• I, Tonya director Craig Gillespie is joined by the star of the film Margot Robbie at the Australian premiere of I, Tonya. (Getty Images)Source: Getty Images
Tonya Harding is best remembered today for her involvement in an act of brutality against one of her peers, but for director Craig Gillespie, it was Harding as a victim that was central to the film.
Dan Barrett

2 Feb 2018 - 3:47 PM  UPDATED 2 Feb 2018 - 3:53 PM

I, Tonya offered a unique challenge to a filmmaker. At the core of the film is a story about the physical and emotional abuse disgraced figure skating champion Tonya Harding endured throughout her life from her mother and her husband, but the film also explores the very traditional, staid world of competitive figure skating, while also offering a scathing indictment on the behaviour of the media. To balance each of these elements in the one film was a considerable feat.

Director Craig Gillespie was up for the challenge, as he told SBS Movies.


SBS: How did you strike that balance between the competing elements of the film?

Gillespie: The most nerve-wracking part of it was dealing with the abuse. But, it was the thing that I really didn’t want to shy away from.

It was one of the first questions Margot [Robbie] asked me when we met and I said, “I think it’s got to be brutal because it’s going to inform us on the way that Tonya sees the world, the way that she thinks and this defensiveness we see in these interviews with her from back then. It makes us understand the way that she saw everything.” And I thought, “We can’t shy away from it.”

But it did make me nervous on how are we going to be able to go from those extremes of some very dark moments to some very funny moments, and a lot of that was trying to figure out the dance between her and Sebastian Stan. And finding that cast, with Sebastian… Because we had Margot attached and I knew she had that in her – the dance she can do between the comedy and the humour while never losing the character. Sebastian’s role was such a tall order because he’s the abuser in this. To be able to do that dance from being in comedic scenes to then being in these very dark scenes was very tricky and I think in a lot of ways he’s underrated for his performance with that.


He’s such a terrible person but at the same time, you kind of have some sympathy…

Yeah, and on the page it wasn’t really there and he managed to bring some empathy to him. There is this moment where he makes up with her and he’s bought her Dove bars, and it’s after a really heinous scene. And the fact that the audience can still be invested with them after that, it’s a testament to their chemistry and their performance.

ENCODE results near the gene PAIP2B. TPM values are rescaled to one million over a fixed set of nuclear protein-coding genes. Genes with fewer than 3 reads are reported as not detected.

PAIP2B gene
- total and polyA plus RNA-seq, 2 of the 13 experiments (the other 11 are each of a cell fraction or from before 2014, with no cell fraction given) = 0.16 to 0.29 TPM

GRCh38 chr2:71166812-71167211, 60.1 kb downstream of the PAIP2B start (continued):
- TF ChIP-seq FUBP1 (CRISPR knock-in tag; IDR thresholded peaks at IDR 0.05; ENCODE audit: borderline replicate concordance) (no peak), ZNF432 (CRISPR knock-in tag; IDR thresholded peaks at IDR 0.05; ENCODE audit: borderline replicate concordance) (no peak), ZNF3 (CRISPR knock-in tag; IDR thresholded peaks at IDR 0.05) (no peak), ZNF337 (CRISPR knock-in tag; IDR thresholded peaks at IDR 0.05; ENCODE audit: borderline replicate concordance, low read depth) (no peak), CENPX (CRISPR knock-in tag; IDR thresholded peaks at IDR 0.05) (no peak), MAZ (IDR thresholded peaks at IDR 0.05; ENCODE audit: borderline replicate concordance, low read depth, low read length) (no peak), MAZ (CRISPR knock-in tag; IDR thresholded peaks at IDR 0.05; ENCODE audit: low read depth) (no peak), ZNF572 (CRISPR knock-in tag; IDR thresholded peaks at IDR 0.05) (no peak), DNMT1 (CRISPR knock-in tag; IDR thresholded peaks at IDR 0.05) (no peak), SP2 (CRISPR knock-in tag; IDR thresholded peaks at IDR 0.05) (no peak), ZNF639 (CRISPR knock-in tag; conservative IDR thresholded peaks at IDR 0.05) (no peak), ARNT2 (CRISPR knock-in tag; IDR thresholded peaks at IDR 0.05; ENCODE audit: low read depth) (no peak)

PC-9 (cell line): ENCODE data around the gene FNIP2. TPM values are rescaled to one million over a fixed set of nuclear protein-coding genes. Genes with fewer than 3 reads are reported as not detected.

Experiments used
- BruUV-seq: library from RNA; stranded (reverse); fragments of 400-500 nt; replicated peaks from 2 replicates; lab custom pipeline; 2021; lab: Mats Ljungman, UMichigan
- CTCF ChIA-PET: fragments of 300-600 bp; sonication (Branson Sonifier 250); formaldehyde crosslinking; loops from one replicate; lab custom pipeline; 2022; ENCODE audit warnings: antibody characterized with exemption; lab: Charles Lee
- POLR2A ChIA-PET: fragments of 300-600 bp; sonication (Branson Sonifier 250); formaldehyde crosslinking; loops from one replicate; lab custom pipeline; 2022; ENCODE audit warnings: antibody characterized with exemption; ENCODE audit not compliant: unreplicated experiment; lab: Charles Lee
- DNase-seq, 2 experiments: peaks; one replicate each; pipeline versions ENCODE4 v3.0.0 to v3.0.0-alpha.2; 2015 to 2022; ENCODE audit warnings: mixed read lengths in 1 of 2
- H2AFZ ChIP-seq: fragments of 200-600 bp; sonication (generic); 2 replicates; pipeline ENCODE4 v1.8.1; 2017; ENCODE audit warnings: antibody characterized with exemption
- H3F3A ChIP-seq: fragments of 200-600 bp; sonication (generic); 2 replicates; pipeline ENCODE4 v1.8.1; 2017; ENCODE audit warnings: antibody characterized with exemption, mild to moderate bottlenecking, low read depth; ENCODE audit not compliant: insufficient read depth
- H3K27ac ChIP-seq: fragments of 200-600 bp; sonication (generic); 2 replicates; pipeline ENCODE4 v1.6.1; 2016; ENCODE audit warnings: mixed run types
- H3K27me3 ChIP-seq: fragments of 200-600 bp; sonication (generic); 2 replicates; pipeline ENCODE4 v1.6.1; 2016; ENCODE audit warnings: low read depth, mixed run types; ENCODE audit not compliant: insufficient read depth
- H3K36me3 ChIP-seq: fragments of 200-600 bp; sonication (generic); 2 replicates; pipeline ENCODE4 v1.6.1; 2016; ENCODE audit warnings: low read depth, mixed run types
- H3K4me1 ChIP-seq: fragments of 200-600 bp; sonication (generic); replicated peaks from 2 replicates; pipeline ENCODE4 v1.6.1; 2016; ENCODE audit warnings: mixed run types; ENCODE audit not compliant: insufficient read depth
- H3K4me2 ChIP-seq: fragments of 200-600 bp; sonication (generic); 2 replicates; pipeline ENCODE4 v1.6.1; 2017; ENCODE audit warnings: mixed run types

Was there a concern about making him too nice? Because he’s the villain to a certain degree, but at the same time, he is someone Tonya loved.

I don’t think he is. I think part of not making him too nice was we didn’t shy away from the violence. To me, what I found interesting is you can get comfortable with him and we sort of give you this harsh reality of, “This is who he is, guys, don’t forget.” And it actually gets, in some ways, more brutal as the film goes on. At the beginning of the film, we’re trying to really understand Tonya’s mentality about abuse, being that she’s so used to it in her life. And you’d see her in interviews, she was very casual when she talked about it, and talked about her mother and talked about Jeff abusing her, she would shrug it off and make a joke about it.

You can see that defensiveness and just also the way she’s almost become numb to it, and I thought, “How do we portray that in the film?” So in the first parts of the film, it is very violent and I had her break the fourth wall so she’s talking to us and you can see how she’s disassociated herself from it and she’s almost numb to it. But then later in the film, we don’t do that because I wanted to instill the tough reality of it. So I think the other part of that that’s interesting is that often we see abuse in movies and it feels very much like he is this very black and white… it’s very black and white in terms of him being portrayed as this villain, but I think the reason that there is a cycle of abuse sometimes in relationships and people keep coming back, is because it is much more complicated than that. It’s not black and white, and there is this love underneath necessarily and it’s in this very dysfunctional and emotional way, so we were trying to bring in that grey area.